Wednesday, July 9, 2008

Like Collars?

I gave my older brother a dog collar and leash as a gag-gift on his wedding day. More accurately, I gave it to his new bride, but that's neither here nor there. The point is, it was an amusing gift, solely for the context.

I know a girl or two who wears collars or chokers on a common basis. There's even that girl that got denied access to the bus in England a year or so ago, because she was being lead around by a leash attached to her collar.

Sure, it's odd, but hey, some people just are.

Now, think of those two scenarios: a gag-gift giving to a pair of newlyweds and girls just doing it for shock value/fashion statements. I can see people wearing them.

Now imagine the government demanding that you wear a collar, which contains your personal information, and has the ability to give you a strong enough electrical zap to incapacitate your for several minutes.

Would that make you happy to be wearing a collar?

Well, that's exactly what the Department of Homeland Security wants to do to you if you decide to ride on an airplane. The Washington Times has an article up, describing a letter to a company which produces wristbands which can be used for tracking, data storage, and immobilization requesting a proposal so that the DHS can use the devices for security and interrogations. Said letter was written by one Paul S. Ruwaldt of the Science and Technology Directorate, office of Research and Development, of the Department of Homeland Security.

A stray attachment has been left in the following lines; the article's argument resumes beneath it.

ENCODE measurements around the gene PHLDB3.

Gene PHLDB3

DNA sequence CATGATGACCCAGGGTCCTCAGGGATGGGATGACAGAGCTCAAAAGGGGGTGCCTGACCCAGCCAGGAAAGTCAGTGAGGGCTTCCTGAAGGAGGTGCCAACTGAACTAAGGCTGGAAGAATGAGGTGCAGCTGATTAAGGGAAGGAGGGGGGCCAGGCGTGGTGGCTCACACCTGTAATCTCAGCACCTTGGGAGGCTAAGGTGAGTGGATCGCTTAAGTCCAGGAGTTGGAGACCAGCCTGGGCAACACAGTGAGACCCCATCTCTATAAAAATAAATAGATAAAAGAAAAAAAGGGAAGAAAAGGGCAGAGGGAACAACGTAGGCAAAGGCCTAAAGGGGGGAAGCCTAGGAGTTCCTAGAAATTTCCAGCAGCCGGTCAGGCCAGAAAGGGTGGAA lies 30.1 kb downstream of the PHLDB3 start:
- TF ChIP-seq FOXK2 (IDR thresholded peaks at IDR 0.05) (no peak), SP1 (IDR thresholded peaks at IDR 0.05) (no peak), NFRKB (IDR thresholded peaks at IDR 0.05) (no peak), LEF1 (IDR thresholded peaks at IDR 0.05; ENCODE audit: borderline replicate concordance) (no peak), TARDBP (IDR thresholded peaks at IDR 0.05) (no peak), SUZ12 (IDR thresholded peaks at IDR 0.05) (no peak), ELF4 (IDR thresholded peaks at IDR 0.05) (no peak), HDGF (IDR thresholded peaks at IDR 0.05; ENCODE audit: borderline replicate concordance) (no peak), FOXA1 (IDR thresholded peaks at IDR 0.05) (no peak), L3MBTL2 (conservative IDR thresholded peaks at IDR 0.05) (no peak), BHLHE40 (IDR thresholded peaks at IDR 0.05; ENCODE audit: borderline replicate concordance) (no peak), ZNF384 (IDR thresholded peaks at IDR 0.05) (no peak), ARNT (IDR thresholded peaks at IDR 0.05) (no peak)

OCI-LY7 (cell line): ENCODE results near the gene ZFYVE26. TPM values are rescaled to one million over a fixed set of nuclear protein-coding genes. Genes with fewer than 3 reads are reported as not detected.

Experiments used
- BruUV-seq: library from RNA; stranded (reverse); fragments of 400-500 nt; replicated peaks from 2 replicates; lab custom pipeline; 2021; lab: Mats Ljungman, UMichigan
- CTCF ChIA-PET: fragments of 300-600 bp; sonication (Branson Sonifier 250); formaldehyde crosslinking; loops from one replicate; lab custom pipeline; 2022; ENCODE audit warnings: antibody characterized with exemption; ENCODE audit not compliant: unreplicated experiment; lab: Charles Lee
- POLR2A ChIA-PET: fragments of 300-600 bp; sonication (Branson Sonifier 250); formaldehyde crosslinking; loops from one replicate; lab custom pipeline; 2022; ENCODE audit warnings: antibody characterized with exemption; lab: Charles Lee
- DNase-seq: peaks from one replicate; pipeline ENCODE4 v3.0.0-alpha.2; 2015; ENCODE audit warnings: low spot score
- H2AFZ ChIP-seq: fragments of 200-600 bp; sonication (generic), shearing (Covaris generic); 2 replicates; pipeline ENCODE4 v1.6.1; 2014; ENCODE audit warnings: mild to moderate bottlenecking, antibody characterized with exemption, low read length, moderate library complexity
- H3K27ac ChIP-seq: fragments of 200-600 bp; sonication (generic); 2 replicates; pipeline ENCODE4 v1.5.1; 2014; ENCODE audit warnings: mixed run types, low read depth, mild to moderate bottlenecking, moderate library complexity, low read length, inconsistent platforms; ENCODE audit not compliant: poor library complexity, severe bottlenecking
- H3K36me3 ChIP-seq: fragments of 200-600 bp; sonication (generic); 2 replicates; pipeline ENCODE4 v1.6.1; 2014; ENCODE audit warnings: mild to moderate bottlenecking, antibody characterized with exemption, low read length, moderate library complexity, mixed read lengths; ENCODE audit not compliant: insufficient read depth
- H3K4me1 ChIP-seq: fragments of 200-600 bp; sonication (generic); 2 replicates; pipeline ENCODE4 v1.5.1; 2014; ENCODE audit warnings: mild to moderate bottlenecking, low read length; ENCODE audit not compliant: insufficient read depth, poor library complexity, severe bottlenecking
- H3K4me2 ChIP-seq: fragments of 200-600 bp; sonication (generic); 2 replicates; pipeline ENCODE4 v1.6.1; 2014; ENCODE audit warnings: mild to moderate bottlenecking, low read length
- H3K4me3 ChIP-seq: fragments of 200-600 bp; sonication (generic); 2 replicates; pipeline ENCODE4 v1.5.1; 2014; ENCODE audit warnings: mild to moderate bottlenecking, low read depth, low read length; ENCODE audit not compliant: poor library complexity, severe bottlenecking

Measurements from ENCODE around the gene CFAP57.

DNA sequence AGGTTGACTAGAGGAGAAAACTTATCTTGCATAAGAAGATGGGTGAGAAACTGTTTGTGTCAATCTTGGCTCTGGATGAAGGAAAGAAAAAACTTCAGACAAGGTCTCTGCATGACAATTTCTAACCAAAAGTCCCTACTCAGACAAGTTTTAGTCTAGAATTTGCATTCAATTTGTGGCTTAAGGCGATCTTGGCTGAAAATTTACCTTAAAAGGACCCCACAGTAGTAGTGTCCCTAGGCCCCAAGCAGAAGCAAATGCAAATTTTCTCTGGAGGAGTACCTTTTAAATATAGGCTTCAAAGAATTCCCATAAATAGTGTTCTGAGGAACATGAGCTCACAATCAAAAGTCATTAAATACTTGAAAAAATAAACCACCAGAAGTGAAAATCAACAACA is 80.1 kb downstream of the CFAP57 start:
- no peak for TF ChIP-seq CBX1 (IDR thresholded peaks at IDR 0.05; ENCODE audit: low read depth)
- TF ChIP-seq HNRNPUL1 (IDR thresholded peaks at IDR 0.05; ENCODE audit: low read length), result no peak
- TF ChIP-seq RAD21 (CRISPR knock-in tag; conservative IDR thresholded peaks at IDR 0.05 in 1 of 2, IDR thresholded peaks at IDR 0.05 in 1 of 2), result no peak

Frankly, I'm flabbergasted that an American citizen would willingly wish to impose such a device upon another one. Especially under the weight of law and without due process.

This is a gross violation of the intentions of our Bill of Rights. I never signed up for this, and I sure did not vote this Mr. Ruwaldt into an office. So not only is he trying to shackle us all with what amounts to electric dog collars, but he's not even an elected official whom we can recall for such vile behavior.

He's a beuarucrat.

So, basically, we, those law-abiding citizens he wishes to electrify into submission, are paying his salary through our taxes.

Great work Mr. Ruwaldt.

Frankly, I'm left reminded of the Pain Bands from that old Star Trek episode "Spock's Brain." You know the one where the pretty women stole Spock's brain, and were raiding the cavemen who lived on the surface for slaves. Then they controlled the slaves via these belts which both sent electric shocks through the slaves, incapacitating them for several minutes as well as containing information about which slave it was.

You know, I understand that we owe a whole lot of our technologies to Star Trek, but I don't think that Gene Rodennberry ever expected that particular one to actually make the jump from fantasy to reality.

So, again, I must say, "Great Work, Mr. Ruwaldt."

I'm left wondering when I'll get my pain band. After all, it's a very small step from forcing every person who gets onto a plan to have one to just forcing everyone to have one. And of course the Department of Homeland Security and Congress and other members of the ruling Police Elite won't need them.

They are Big Brother after all, and they care for your safety.

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